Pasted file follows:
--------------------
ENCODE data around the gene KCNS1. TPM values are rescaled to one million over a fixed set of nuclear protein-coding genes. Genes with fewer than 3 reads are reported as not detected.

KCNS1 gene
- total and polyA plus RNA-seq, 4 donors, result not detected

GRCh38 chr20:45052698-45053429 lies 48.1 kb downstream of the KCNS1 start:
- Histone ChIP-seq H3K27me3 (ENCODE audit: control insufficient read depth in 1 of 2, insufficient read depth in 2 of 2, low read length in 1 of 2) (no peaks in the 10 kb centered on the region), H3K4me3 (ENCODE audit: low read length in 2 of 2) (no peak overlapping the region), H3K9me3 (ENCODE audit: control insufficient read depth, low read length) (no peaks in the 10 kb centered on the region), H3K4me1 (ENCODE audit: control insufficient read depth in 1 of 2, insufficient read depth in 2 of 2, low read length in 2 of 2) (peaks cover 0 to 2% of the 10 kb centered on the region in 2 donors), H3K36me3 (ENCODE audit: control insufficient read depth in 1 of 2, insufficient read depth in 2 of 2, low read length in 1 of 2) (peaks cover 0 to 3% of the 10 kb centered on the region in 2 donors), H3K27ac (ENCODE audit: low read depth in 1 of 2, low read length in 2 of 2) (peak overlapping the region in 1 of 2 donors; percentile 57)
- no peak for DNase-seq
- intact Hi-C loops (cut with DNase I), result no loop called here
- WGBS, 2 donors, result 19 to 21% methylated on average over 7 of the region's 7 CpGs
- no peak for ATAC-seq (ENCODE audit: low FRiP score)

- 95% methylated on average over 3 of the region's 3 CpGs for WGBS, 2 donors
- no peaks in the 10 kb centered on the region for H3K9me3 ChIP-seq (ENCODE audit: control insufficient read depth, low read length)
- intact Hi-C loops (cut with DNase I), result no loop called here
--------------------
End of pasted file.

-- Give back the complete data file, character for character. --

ENCODE data around the gene KCNS1. TPM values are rescaled to one million over a fixed set of nuclear protein-coding genes. Genes with fewer than 3 reads are reported as not detected.

KCNS1 gene
- total and polyA plus RNA-seq, 4 donors, result not detected

GRCh38 chr20:45052698-45053429 lies 48.1 kb downstream of the KCNS1 start:
- Histone ChIP-seq H3K27me3 (ENCODE audit: control insufficient read depth in 1 of 2, insufficient read depth in 2 of 2, low read length in 1 of 2) (no peaks in the 10 kb centered on the region), H3K4me3 (ENCODE audit: low read length in 2 of 2) (no peak overlapping the region), H3K9me3 (ENCODE audit: control insufficient read depth, low read length) (no peaks in the 10 kb centered on the region), H3K4me1 (ENCODE audit: control insufficient read depth in 1 of 2, insufficient read depth in 2 of 2, low read length in 2 of 2) (peaks cover 0 to 2% of the 10 kb centered on the region in 2 donors), H3K36me3 (ENCODE audit: control insufficient read depth in 1 of 2, insufficient read depth in 2 of 2, low read length in 1 of 2) (peaks cover 0 to 3% of the 10 kb centered on the region in 2 donors), H3K27ac (ENCODE audit: low read depth in 1 of 2, low read length in 2 of 2) (peak overlapping the region in 1 of 2 donors; percentile 57)
- no peak for DNase-seq
- intact Hi-C loops (cut with DNase I), result no loop called here
- WGBS, 2 donors, result 19 to 21% methylated on average over 7 of the region's 7 CpGs
- no peak for ATAC-seq (ENCODE audit: low FRiP score)

- 95% methylated on average over 3 of the region's 3 CpGs for WGBS, 2 donors
- no peaks in the 10 kb centered on the region for H3K9me3 ChIP-seq (ENCODE audit: control insufficient read depth, low read length)
- intact Hi-C loops (cut with DNase I), result no loop called here